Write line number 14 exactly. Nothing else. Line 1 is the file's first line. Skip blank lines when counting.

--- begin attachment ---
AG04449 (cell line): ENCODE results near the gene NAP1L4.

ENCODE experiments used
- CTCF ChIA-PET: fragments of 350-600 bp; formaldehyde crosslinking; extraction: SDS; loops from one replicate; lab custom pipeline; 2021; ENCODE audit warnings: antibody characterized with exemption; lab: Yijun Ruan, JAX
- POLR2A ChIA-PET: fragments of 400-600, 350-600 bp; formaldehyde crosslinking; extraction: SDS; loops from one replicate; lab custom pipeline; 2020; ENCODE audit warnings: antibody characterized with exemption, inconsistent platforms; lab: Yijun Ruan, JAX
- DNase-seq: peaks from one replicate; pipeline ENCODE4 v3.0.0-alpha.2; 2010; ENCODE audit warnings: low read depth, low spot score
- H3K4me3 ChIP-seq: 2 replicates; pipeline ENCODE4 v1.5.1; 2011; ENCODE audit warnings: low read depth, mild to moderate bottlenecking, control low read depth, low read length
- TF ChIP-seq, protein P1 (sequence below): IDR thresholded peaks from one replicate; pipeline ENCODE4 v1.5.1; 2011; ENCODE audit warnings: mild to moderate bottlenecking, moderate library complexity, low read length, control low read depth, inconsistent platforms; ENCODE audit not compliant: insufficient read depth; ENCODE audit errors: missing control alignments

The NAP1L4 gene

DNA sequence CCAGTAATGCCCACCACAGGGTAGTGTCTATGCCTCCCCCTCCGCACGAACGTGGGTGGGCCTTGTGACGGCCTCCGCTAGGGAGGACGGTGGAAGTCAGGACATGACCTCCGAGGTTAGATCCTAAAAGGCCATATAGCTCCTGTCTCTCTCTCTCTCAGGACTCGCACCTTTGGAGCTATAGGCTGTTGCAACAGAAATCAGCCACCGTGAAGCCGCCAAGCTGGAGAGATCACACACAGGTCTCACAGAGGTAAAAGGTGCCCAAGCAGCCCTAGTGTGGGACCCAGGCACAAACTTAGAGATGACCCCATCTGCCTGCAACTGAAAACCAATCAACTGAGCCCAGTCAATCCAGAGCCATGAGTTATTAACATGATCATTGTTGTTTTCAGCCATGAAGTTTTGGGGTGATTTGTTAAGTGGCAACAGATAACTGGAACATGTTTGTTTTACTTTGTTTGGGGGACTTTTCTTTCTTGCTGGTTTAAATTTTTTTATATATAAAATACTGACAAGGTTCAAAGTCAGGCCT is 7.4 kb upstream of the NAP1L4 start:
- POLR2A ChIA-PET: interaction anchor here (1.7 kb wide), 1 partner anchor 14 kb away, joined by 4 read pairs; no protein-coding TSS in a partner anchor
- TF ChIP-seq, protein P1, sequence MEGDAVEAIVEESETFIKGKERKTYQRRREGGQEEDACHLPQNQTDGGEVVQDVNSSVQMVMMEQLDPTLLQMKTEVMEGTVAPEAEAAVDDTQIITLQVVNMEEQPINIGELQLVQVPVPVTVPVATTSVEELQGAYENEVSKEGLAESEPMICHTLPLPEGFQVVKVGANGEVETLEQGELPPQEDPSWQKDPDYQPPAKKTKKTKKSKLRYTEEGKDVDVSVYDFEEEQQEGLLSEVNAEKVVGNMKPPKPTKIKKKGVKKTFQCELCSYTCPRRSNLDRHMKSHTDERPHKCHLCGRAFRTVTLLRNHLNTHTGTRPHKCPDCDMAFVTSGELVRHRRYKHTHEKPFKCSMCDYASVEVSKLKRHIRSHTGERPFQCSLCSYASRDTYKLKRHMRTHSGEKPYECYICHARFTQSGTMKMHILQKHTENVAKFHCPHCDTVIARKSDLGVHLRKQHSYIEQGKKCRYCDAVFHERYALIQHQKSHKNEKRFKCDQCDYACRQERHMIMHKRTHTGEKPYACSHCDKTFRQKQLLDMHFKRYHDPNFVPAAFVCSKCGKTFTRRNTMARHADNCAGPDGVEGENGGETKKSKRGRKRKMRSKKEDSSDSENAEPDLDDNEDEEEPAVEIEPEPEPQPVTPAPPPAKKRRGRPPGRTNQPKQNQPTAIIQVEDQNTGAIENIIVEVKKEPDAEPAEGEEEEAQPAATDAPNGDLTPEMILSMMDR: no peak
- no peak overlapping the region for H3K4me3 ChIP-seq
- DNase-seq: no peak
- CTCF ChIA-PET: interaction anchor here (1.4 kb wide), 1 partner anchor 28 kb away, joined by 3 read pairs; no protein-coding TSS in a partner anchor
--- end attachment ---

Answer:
- CTCF ChIA-PET: interaction anchor here (1.4 kb wide), 1 partner anchor 28 kb away, joined by 3 read pairs; no protein-coding TSS in a partner anchor